The Natchez were divided into two castes, called by the French nobility and puants. The first was again divided into suns, nobles, and honored men, the individuals of each of which were compelled to marry among the puants. Children of the women of the three noble classes belonged to the class of the mother, and children of the honored men by puant women also belonged to their mother’s class. Children of puant women and sun men, however, belonged to the middle class of nobles, while children of puant women and noble men belonged to the honored. By the exhibition of superior qualities a man could raise himself from the puants as far at least as the middle class of nobles. The highest chief, or Great Sun, derived his power from the mythic lawgiver of the nation. Thus the state constituted a theocracy resembling that of the Quichua of Peru.

The most advanced social organization north of the Pueblo country was probably that developed by the Iroquois confederated tribes. Each tribe consisted of two or more phratries, which in turn embraced one or more clans, named after various animals or objects, while each clan consisted of one or more kinship groups called ohwachira. When the tribes combined to form the confederacy called the Five Nations they were arranged in three phratries, of two, two, and one tribes respectively. There were originally 48 hereditary chieftainships in the five tribes, and subsequently the number was raised to 50. Each chieftainship was held by some one ohwachira, and the selection of a person to fill it devolved on the child-bearing women of the clan to which it belonged, more particularly those of the ohwachira, which owned it. The selection had to be confirmed afterward by the tribal and league councils successively. With each chief a vice-chief was elected, who sat in the tribal council with the chief proper, and also acted as a leader in time of war, but the chief alone sat in the grand council of the confederacy. See Clan and Gens; Government.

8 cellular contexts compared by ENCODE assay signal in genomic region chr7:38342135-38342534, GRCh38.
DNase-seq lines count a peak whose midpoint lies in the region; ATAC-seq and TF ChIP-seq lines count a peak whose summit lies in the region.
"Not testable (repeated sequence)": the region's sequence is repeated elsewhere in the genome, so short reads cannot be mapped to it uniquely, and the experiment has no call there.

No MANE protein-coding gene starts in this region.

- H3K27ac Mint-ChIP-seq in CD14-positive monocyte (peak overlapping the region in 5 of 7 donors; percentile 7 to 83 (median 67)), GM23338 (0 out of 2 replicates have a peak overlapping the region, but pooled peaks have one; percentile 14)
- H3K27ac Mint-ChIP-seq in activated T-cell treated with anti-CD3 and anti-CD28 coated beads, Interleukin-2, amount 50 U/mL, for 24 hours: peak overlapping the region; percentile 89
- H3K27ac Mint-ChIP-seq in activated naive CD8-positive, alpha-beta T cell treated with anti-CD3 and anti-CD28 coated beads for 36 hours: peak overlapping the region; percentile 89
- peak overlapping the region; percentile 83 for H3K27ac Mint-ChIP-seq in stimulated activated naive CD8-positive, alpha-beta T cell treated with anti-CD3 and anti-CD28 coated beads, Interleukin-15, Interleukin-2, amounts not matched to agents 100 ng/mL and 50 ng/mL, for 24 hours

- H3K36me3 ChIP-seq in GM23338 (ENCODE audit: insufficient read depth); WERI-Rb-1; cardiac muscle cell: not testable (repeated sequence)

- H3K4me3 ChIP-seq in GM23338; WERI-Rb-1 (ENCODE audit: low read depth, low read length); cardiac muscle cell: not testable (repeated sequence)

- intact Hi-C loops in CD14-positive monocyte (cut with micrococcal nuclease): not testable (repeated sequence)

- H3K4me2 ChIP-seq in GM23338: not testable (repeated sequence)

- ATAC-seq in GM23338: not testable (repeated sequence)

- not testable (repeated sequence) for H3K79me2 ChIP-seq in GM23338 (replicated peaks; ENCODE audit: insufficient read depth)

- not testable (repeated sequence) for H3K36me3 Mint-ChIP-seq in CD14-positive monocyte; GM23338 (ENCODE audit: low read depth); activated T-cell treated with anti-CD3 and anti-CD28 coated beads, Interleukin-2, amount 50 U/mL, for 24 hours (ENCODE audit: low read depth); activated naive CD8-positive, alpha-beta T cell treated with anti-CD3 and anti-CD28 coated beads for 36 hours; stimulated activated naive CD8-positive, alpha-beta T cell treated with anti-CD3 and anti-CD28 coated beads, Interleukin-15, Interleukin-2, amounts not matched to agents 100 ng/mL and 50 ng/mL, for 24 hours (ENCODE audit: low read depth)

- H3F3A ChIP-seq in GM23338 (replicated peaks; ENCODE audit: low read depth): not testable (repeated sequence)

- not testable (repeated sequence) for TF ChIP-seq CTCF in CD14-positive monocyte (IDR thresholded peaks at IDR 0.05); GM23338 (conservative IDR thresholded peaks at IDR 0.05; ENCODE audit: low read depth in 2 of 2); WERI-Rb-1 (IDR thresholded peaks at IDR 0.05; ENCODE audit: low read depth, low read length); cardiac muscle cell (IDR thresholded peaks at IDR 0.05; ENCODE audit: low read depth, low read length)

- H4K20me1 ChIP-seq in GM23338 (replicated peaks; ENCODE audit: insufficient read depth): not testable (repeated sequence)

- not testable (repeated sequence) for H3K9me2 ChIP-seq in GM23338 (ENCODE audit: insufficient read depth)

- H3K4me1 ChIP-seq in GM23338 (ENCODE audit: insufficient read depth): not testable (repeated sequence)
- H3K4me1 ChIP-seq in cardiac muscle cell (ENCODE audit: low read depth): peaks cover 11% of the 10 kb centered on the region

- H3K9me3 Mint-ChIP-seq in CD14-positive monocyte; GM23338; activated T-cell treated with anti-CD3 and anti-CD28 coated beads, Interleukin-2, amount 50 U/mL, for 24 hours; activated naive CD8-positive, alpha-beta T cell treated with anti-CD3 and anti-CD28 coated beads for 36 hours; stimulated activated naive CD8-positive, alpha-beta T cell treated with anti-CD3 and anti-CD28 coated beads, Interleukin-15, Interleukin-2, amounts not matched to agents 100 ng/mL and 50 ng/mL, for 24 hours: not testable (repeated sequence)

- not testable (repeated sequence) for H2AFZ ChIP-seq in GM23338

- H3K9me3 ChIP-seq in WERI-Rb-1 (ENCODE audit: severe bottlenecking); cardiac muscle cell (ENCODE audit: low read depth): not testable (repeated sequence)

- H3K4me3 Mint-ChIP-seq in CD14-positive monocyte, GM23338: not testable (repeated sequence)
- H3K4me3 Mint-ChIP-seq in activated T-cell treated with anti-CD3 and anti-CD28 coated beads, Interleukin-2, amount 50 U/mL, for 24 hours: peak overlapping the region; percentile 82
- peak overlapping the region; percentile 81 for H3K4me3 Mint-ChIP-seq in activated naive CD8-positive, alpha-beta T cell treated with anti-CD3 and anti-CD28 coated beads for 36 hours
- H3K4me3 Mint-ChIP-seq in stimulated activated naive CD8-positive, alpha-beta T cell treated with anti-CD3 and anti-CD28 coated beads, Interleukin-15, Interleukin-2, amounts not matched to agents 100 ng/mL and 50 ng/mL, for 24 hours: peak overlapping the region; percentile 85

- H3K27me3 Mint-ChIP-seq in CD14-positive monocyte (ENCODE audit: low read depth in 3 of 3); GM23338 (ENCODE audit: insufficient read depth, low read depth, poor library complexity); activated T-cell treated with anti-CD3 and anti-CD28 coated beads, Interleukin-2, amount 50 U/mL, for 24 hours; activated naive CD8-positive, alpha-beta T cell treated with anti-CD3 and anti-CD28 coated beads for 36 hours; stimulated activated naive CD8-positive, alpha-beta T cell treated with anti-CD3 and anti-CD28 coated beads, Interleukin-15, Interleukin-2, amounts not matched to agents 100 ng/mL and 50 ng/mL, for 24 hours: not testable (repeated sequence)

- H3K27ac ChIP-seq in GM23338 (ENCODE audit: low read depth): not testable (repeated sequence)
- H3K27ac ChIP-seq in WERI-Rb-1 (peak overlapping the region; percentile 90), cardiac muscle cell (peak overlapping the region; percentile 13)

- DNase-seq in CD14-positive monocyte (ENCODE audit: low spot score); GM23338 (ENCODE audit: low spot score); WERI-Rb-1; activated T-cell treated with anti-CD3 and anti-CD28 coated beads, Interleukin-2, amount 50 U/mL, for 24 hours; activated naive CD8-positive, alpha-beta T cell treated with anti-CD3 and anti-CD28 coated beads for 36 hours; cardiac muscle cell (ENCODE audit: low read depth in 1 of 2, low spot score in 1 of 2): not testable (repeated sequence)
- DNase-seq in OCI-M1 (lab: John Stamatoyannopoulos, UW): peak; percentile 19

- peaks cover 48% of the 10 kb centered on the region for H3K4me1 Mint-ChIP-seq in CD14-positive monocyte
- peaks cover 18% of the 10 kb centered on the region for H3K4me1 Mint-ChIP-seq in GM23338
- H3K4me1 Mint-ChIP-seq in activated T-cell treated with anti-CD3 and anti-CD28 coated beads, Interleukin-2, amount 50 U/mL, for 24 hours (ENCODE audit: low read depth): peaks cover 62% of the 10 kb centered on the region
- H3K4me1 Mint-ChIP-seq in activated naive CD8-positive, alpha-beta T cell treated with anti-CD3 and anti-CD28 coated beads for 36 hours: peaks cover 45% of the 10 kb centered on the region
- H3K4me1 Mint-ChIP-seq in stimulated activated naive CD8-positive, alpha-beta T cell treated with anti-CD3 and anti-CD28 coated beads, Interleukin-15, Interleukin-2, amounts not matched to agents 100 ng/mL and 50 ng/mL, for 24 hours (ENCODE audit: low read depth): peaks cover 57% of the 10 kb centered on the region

Consult further:

  1. Boas, Dorsey, Murdoch, Nelson, Powell, Mrs Stevenson, and Turner in Reports B. A. E.;
  2. Boas (1) in Reports Brit. A. A. S. from 1889;
  3. Boas (2) in Rep. Nat. Mus. 1895, 1897;
  4. Brinton, Lenape and their Legends, 1885;
  5. Cushing in Pop. Sci. Mo., 1., June 1882;
  6. Dixon in Bull. Am. Mus. Nat. Hist., xvii, pt. 3, 1905
  7. Gatschet, Creek Migration Legend, 1884, 1888;
  8. Goddard, Life and Culture of the Hupa, Univ. Cal. Pub., 1, 1903;
  9. Grinnell, Blackfoot Lodge Tales, 1892;
  10. Krause, Tlinkit Ind., 1885;
  11. Kroeber (1) in Am. Anthr., iv, no. 2, 1902,
  12. Kroeber (2) in Bull. Am. Mus. Nat. Hist., xviii, pt. 1, 1902;
  13. Loskiel, Hist. Missions United Brethren, 1794;
  14. Matthews, Navaho Legends, 1897;
  15. Morgan, Ancient Society, 1877;
  16. Morice in Trans. Roy. Soc. Can., x, 1905;
  17. Powell and Ingalls, Rep. regarding the Indians of Utah, 1874;
  18. Teit in Mem. Am. Mus. Nat. Hist., II, no. 4, 1900.


Hodge, Frederick Webb, Compiler. The Handbook of American Indians North of Mexico. Bureau of American Ethnology, Government Printing Office. 1906.